Piazza del Polpulo in Rome, Italy

In modern Italian, Piazza del Populo means “People’s Square”, but the name of this popular city square in Rome, Italy, actually derives from the word for the poplar tree.  Piazza del Populo was designed between 1811 and 1822 by Giuseppe Valadier who placed fountains on the east and west sides, an obelisk with four Egyptian Lion fountains in the center, used the twin churches Santa Maria dei Miracoli and Santa Maria in Montesanto to form the south boundary, and used the Porta del Populo (Gate of the People) as the north boundary.

The obelisk, commonly called the Populo Obelisk, was erected by Ramses II in Heliopolis and was brought to Rome in 10 BC.  A copy of this obelisk stands at the top of the Spanish Steps in Rome.

To the west is the Fountain of Neptune, showing Neptune f;anked by two dolphins and two Tritons.  To the east is the Fountain of Rome between the Tiber and the Aniene, with the she-wolf nursing Romulus and Remus in front.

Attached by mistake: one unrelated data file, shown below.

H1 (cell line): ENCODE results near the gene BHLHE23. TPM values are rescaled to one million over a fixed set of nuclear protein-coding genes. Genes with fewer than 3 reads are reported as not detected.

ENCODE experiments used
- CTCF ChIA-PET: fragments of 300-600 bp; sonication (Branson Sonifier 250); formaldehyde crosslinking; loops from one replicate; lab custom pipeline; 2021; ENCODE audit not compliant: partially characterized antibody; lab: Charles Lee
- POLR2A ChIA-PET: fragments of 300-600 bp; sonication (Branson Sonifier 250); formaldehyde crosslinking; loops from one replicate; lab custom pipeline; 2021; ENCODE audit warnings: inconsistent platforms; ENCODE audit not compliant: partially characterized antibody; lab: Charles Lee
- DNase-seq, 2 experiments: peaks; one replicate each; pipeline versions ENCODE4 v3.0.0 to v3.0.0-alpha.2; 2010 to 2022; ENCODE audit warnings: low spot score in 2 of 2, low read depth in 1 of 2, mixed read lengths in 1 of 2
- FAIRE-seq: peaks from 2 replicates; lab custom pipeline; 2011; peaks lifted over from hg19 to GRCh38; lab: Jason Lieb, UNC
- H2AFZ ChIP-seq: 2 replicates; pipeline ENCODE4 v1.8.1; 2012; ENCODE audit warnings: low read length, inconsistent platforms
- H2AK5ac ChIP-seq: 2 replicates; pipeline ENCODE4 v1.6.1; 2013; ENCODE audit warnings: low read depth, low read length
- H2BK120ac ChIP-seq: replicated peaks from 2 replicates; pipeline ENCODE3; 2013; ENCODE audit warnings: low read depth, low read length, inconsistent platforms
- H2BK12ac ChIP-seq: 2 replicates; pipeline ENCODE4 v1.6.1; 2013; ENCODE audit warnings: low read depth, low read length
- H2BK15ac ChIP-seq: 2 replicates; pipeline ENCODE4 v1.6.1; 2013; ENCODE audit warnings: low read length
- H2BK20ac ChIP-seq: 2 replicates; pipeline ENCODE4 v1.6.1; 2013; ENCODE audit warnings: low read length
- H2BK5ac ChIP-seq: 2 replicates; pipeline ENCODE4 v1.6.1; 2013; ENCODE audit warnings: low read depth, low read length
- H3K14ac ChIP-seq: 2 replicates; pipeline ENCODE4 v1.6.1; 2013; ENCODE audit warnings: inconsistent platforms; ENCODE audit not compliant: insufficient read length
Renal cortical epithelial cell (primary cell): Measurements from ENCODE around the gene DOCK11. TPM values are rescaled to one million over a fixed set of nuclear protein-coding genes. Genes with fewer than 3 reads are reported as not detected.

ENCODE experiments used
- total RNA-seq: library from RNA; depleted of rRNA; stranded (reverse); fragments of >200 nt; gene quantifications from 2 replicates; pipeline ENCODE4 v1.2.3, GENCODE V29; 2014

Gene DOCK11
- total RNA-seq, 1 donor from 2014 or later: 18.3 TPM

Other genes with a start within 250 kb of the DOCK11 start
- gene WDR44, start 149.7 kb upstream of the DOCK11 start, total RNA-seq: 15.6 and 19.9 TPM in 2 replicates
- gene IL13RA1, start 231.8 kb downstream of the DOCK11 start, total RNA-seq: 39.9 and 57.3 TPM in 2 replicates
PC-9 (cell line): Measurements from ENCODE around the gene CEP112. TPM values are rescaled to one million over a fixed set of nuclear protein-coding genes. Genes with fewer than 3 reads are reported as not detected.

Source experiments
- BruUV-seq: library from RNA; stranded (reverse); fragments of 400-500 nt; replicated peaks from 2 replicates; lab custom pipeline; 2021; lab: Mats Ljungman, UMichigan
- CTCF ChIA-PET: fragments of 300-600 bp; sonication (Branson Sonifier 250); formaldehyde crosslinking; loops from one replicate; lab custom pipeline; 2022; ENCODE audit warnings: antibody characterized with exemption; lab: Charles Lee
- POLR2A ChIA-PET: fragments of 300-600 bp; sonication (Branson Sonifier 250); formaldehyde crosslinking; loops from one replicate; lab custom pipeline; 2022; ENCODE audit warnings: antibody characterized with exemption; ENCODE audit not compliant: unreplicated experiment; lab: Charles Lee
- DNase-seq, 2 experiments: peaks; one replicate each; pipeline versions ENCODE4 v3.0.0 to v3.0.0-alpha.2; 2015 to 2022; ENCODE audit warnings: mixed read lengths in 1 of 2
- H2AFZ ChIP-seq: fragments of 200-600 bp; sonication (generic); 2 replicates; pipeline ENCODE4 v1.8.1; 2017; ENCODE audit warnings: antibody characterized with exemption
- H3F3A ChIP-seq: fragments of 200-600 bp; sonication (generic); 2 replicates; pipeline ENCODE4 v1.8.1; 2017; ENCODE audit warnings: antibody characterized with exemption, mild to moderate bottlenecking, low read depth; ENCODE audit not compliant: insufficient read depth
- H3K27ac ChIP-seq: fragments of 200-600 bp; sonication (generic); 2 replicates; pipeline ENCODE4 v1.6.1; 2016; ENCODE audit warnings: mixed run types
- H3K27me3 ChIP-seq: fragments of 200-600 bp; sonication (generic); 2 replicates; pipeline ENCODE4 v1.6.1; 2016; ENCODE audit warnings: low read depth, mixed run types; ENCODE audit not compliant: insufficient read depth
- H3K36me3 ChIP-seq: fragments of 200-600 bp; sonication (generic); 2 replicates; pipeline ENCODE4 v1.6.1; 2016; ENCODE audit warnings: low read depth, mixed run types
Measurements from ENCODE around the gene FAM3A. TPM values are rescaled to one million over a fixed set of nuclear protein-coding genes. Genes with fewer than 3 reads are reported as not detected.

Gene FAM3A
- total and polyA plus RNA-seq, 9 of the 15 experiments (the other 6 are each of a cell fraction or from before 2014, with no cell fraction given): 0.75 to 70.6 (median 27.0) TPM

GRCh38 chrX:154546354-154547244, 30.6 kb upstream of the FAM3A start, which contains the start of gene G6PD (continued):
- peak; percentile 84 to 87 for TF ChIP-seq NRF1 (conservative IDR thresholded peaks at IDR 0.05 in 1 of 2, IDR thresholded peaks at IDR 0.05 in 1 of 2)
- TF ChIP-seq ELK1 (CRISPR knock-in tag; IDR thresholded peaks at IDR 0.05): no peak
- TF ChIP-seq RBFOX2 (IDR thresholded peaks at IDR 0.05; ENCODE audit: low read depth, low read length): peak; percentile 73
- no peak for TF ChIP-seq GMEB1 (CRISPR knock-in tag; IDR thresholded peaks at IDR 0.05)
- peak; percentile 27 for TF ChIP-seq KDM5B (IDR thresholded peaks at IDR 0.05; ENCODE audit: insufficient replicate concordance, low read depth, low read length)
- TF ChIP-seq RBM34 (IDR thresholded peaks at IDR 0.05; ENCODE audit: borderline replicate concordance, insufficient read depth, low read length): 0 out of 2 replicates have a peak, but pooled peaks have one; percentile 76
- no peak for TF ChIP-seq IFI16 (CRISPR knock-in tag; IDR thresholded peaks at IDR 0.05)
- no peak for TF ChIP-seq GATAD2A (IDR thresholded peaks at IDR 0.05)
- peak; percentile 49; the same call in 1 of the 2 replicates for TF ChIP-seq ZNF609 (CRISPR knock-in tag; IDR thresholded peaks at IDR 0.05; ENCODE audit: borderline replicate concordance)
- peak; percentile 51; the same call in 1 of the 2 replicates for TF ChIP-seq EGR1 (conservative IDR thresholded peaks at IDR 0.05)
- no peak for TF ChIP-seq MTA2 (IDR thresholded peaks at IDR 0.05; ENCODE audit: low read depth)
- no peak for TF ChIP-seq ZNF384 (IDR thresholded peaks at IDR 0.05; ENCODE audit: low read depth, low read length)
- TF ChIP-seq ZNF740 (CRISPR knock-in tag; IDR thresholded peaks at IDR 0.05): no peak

The Porta del Populo is an ancient gate that formed the northern entrance to Rome through the Aurelian Walls.  The Aurelian Walls once surrounded all seven hills of Rome.

Populo Obelisk

Populo Obelisk

SOURCE:  Populo Obelisk (Rome, Lazio, Italy); photographed by Stephen J. Danko on 11 August 2011.

Lion Fountain

Lion Fountain

SOURCE:  Lion Fountain (Rome, Lazio, Italy); photographed by Stephen J. Danko on 11 August 2011.

Fountain of Neptune

Fountain of Neptune

SOURCE:  Fountain of Neptune (Rome, Lazio, Italy); photographed by Stephen J. Danko on 11 August 2011.

Rome between the Tiber and the Aniene

Rome between the Tiber and the Aniene

SOURCE:  Rome between the Tiber and the Aniene (Rome, Lazio, Italy); photographed by Stephen J. Danko on 11 August 2011.

Porta del Populo

Porta del Populo

SOURCE:  Rome between the Tiber and the Aniene (Rome, Lazio, Italy); photographed by Stephen J. Danko on 11 August 2011.

Copyright © 2011 by Stephen J. Danko

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